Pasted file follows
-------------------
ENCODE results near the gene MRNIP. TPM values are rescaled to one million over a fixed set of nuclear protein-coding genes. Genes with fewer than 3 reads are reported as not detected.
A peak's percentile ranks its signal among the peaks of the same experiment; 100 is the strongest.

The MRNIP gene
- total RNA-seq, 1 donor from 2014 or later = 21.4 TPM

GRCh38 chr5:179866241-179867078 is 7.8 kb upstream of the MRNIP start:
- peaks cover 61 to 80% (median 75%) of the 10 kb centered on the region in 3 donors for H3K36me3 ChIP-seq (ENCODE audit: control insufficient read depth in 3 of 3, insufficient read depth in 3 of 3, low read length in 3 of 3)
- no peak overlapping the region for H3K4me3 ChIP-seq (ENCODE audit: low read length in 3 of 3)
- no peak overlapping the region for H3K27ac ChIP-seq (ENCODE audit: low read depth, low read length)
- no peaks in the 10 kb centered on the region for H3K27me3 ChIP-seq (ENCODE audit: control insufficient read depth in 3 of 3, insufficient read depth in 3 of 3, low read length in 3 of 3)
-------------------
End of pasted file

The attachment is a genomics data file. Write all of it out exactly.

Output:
ENCODE results near the gene MRNIP. TPM values are rescaled to one million over a fixed set of nuclear protein-coding genes. Genes with fewer than 3 reads are reported as not detected.
A peak's percentile ranks its signal among the peaks of the same experiment; 100 is the strongest.

The MRNIP gene
- total RNA-seq, 1 donor from 2014 or later = 21.4 TPM

GRCh38 chr5:179866241-179867078 is 7.8 kb upstream of the MRNIP start:
- peaks cover 61 to 80% (median 75%) of the 10 kb centered on the region in 3 donors for H3K36me3 ChIP-seq (ENCODE audit: control insufficient read depth in 3 of 3, insufficient read depth in 3 of 3, low read length in 3 of 3)
- no peak overlapping the region for H3K4me3 ChIP-seq (ENCODE audit: low read length in 3 of 3)
- no peak overlapping the region for H3K27ac ChIP-seq (ENCODE audit: low read depth, low read length)
- no peaks in the 10 kb centered on the region for H3K27me3 ChIP-seq (ENCODE audit: control insufficient read depth in 3 of 3, insufficient read depth in 3 of 3, low read length in 3 of 3)